Some observers are raising serious questions about the partnership announced Wednesday between Intuit's QuickenMortgage and mortgage.com.

QuickenMortgage has agreed to refer subprime loan applicants to its on- line rival, saying it prefers to focus on A-quality borrowers which make up 80% of its business, rather than build up a specialty lender network.

"We can't be everything to everyone and we need partners to accommodate growth," said Alison Berkley Wagonfeld, director of marketing at QuickenMortgage. "The on-line lending industry is growing and there is going to be specialization."

The new relationship could have a "gigantic" unintended impact, however, warned Jeff Lebowitz, a principle at SSP-RES Research.

QuickenMortgage, based in Mountain View, Calif., and mortgage.com, of Plantation, Fla., match applications to their own networks of lenders.

Their deal may put QuickenMortgage at a disadvantage, Mr. Lebowitz said. It may "dissuade new lenders from signing up with Quicken," he said.

As the on-line lending world takes shape, QuickenMortgage should be ready to accept as many lenders as possible into its network, Mr. Lebowitz said.

Though specialization is important in the traditional mortgage process, things will be different on the Web, agreed Stuart A. McFarland, a mortgage industry veteran who is president and chief executive officer of Pedestal Capital Inc. of New York.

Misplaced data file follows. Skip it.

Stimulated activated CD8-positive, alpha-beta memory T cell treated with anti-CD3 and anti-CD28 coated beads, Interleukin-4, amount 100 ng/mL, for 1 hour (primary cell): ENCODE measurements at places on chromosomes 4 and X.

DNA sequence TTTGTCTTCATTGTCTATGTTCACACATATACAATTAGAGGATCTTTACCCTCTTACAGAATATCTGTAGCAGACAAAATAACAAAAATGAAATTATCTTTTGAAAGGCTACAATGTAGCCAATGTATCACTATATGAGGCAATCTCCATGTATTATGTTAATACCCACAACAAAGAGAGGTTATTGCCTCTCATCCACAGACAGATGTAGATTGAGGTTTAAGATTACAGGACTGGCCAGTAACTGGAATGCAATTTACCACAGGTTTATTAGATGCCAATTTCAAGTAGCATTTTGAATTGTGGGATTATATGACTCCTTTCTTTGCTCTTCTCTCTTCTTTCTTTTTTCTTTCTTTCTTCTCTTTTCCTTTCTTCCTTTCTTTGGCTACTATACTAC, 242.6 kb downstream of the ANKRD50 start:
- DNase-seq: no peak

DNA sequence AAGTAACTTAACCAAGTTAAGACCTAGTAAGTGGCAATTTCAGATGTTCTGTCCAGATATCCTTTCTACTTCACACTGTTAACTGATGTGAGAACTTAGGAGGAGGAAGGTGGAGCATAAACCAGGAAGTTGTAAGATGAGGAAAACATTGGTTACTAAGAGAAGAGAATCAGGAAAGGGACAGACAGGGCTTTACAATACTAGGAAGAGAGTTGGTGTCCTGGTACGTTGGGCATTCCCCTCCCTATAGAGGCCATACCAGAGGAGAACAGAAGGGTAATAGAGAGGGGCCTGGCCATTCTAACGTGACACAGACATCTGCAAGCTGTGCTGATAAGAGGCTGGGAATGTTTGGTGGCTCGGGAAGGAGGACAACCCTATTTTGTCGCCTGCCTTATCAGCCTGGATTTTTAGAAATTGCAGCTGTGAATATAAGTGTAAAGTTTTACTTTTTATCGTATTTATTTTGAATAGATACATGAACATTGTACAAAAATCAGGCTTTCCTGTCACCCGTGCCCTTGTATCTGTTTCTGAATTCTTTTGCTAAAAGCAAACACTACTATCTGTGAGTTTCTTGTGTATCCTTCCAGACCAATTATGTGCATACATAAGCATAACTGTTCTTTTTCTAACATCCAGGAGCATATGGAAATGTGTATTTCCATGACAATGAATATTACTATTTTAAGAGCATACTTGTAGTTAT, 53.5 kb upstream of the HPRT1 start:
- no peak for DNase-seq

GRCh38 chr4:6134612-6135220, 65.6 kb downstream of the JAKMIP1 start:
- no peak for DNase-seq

"A lot of people that have grown up under the Fannie Mae/Freddie Mac umbrella have been trained to think of niche specialization where the agencies wouldn't take the loan," Mr. McFarland said. "Technology has leveled that field. You can private label almost anything on-line and with a link, you can offer just about everything."

Mr. McFarland said companies that do not recognize the lenders' demand to be on one-stop platforms are putting themselves in a tenuous position. "The mortgage loan origination highway is going to be littered with road kill before it's all over."

Ms. Wagonfeld said the new arrangement was not a big departure for QuickenMortgage, noting that it already had a relationship with Mortgage.com, formerly known as First Mortgage Network.

"Mortgage.com has been processing some of our A-paper loans," Ms. Wagonfeld said. "They handle our participating lenders that were not set up to handle Internet loans or did not have a dedicated call center for Web lending."

Ms. Wagonfeld said QuickenMortgage was not ready to explain on-line to subprime borrowers why their interest rates and monthly payments were higher than other customers'.

"One of the symptoms of the subprime borrowers is that they often think in terms of monthly payments, not rates," Ms. Wagonfeld said. "If you need a home equity loan for something like home improvements, you would come to us. If it was for something subprime, like debt consolidation, you would be passed along."

Mr. Lebowitz said the future may belong to companies like mortgage.com that "open up to lenders of all sizes and shapes.

"You are going to get a greater diversity and democratization," he said, "which is what technology is all about."

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